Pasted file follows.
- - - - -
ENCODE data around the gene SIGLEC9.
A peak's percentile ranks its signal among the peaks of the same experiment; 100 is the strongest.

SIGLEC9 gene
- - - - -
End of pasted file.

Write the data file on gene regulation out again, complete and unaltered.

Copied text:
ENCODE data around the gene SIGLEC9.
A peak's percentile ranks its signal among the peaks of the same experiment; 100 is the strongest.

SIGLEC9 gene